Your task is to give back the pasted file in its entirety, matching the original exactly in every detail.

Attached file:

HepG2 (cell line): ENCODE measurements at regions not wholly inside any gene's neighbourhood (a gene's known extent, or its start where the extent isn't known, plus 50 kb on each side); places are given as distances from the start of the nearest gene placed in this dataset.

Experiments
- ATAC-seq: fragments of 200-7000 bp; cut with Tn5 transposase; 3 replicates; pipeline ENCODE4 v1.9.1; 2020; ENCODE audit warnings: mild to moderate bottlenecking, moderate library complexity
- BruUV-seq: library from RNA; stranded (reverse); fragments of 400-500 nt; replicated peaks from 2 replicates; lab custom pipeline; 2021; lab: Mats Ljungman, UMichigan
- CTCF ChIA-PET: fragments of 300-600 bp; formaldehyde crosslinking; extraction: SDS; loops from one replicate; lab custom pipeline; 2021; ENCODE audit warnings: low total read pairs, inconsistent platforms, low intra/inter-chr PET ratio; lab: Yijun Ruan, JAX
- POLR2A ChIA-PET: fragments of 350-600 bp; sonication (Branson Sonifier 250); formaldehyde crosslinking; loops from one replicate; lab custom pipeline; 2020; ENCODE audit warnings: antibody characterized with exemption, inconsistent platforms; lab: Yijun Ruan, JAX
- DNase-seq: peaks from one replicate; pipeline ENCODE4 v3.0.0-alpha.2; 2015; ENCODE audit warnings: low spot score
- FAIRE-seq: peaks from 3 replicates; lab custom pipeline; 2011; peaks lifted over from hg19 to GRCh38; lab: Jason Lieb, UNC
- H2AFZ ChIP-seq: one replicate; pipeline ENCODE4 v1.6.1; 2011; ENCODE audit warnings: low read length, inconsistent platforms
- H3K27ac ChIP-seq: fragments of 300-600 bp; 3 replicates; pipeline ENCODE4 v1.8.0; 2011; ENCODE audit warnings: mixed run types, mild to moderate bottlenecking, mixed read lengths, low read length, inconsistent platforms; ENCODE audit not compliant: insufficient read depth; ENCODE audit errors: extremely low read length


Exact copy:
HepG2 (cell line): ENCODE measurements at regions not wholly inside any gene's neighbourhood (a gene's known extent, or its start where the extent isn't known, plus 50 kb on each side); places are given as distances from the start of the nearest gene placed in this dataset.

Experiments
- ATAC-seq: fragments of 200-7000 bp; cut with Tn5 transposase; 3 replicates; pipeline ENCODE4 v1.9.1; 2020; ENCODE audit warnings: mild to moderate bottlenecking, moderate library complexity
- BruUV-seq: library from RNA; stranded (reverse); fragments of 400-500 nt; replicated peaks from 2 replicates; lab custom pipeline; 2021; lab: Mats Ljungman, UMichigan
- CTCF ChIA-PET: fragments of 300-600 bp; formaldehyde crosslinking; extraction: SDS; loops from one replicate; lab custom pipeline; 2021; ENCODE audit warnings: low total read pairs, inconsistent platforms, low intra/inter-chr PET ratio; lab: Yijun Ruan, JAX
- POLR2A ChIA-PET: fragments of 350-600 bp; sonication (Branson Sonifier 250); formaldehyde crosslinking; loops from one replicate; lab custom pipeline; 2020; ENCODE audit warnings: antibody characterized with exemption, inconsistent platforms; lab: Yijun Ruan, JAX
- DNase-seq: peaks from one replicate; pipeline ENCODE4 v3.0.0-alpha.2; 2015; ENCODE audit warnings: low spot score
- FAIRE-seq: peaks from 3 replicates; lab custom pipeline; 2011; peaks lifted over from hg19 to GRCh38; lab: Jason Lieb, UNC
- H2AFZ ChIP-seq: one replicate; pipeline ENCODE4 v1.6.1; 2011; ENCODE audit warnings: low read length, inconsistent platforms
- H3K27ac ChIP-seq: fragments of 300-600 bp; 3 replicates; pipeline ENCODE4 v1.8.0; 2011; ENCODE audit warnings: mixed run types, mild to moderate bottlenecking, mixed read lengths, low read length, inconsistent platforms; ENCODE audit not compliant: insufficient read depth; ENCODE audit errors: extremely low read length